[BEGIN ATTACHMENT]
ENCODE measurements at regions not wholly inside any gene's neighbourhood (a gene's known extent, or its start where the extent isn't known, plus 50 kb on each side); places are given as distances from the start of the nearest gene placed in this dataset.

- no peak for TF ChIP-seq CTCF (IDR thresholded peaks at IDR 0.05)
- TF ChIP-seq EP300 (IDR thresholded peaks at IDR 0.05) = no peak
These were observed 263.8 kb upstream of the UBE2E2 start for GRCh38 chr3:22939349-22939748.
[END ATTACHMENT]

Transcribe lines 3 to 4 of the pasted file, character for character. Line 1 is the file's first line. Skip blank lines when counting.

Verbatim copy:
- TF ChIP-seq EP300 (IDR thresholded peaks at IDR 0.05) = no peak
These were observed 263.8 kb upstream of the UBE2E2 start for GRCh38 chr3:22939349-22939748.